Jackie works as a CCTV operator. Each day she watches over a small part of the world, protecting the people living their lives under her gaze. One day a man appears on her monitor, a man she thought she would never see again, a man she never wanted to see again. Now she has no choice, she is compelled to confront him.
A scene from The Bells (1926) is optically reprinted and edited to Michael Gordon¹s 7 minute composition. A meditation on the fleeting nature of life and love, as seen through the roiling emulsion of an film.
This film is the story of the spectacular life and violent death of British playwright Joe Orton. In his teens, Orton is befriended by the older, more reserved Kenneth Halliwell, and while ... See full summary »
A love story centered around the lives of three young German soldiers in the years following World War I. Their close friendship is strengthened by their shared love for the same woman who ... See full summary »
Ricky is a cold-blooded U.S. German contract killer. After serving in Viet Nam, he returns to his home town of Munich to eliminate a few problem crooks for three renegade cops. He inspects ... See full summary »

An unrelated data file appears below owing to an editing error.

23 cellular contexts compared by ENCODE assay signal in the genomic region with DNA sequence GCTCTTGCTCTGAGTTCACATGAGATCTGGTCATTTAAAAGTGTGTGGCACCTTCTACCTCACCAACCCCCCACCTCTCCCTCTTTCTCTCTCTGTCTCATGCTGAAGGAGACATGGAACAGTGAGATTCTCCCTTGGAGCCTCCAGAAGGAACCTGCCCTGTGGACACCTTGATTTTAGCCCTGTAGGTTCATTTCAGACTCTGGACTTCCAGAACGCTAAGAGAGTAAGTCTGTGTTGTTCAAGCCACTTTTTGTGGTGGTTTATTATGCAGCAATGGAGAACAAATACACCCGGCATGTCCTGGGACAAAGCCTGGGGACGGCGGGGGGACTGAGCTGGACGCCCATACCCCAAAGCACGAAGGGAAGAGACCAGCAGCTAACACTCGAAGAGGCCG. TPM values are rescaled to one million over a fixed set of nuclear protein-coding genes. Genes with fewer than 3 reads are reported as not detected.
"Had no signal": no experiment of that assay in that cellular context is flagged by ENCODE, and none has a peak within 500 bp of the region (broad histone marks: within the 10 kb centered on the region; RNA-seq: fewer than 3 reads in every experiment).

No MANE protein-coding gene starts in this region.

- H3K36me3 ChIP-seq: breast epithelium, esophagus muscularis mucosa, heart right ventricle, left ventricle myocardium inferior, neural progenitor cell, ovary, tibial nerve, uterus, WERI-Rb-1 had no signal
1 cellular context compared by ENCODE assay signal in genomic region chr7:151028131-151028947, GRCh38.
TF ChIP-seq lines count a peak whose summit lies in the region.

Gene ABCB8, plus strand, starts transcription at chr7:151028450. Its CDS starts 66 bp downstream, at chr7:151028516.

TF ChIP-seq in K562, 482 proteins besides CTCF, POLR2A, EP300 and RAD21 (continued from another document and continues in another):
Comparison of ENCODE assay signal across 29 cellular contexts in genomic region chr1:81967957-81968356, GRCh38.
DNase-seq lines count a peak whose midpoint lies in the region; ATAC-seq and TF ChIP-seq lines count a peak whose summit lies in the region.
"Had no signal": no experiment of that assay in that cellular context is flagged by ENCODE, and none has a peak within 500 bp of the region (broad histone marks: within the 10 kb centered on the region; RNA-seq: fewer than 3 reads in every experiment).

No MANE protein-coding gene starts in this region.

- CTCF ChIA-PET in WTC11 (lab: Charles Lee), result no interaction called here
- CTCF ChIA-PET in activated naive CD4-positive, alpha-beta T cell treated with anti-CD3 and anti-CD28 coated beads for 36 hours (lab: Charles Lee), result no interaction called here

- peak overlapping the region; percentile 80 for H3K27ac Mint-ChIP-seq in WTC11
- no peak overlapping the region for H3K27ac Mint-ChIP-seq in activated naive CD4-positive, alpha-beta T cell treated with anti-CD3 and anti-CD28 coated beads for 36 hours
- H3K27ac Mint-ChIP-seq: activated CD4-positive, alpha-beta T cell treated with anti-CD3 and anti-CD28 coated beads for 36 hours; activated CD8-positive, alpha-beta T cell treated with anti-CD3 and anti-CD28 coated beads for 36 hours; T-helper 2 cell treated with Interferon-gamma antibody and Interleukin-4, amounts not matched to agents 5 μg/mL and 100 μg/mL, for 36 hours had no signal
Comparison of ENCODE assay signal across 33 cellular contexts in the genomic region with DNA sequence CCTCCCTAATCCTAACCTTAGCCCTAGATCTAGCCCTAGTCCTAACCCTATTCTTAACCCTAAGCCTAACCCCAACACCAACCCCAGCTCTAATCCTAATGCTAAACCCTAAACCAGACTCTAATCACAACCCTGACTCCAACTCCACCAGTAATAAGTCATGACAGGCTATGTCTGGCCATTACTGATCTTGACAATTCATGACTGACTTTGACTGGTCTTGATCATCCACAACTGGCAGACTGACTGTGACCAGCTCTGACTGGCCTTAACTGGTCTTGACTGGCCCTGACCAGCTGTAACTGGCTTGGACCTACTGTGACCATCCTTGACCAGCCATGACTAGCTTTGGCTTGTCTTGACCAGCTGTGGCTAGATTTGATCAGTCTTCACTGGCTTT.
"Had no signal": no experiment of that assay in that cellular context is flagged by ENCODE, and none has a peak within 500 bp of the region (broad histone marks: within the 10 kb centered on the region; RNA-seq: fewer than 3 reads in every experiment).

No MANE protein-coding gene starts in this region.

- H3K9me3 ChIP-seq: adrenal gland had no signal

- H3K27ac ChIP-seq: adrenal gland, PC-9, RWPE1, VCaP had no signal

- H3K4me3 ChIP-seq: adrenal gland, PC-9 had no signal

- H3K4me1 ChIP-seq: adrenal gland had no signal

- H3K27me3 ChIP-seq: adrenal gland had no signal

Clio Barnard's biographical documentary gives a multifaceted portrayal of British dramatist Andrea Dunbar and her family.
Andrea Dunbar grew up with seven siblings in suburban housing estate Bafferton Arbor in Bradford, England. At the age of 15 in the early 1960s she began writing her first play "The Arbor" which described the experiences of a pregnant teenager who was abused by her drunken father. Her first play had it's premiere at The Royal Court Theater in London 1980.
Through interviews with family members, neighbours and colleagues, this genre varied documentary/theater setup/feature film depicts the short though momentous lifetime of playwright and mother of three Andrea Dunbar (1961-1990), centring on the strained relationship between her and her daughter Lorraine. "The Arbor" is eminently directed by English filmmaker Clio Barnard who with characterizing close ups and subtle camera movements creates sharp and prominent portraits of men and women. The color harmonic cinematography from Ole Bratt Birkeland interacts and forms strong contrasts to the overt stories and the unwitting mood which is partially relieved by the theatrical and vibrant scenes which recreates parts of the playwright's debut performance "The Arbor" from 1977. Even though the acting is vivid and expressive in the earlier mentioned scenes, the film is most convincing in the interview scenes where lip-sync was used by professional actors. The pace varies in accordance with the takes shifting length and the versatile narrative makes this gripping character portrait an archetypal full-length documentary debut where faith plays a central part.
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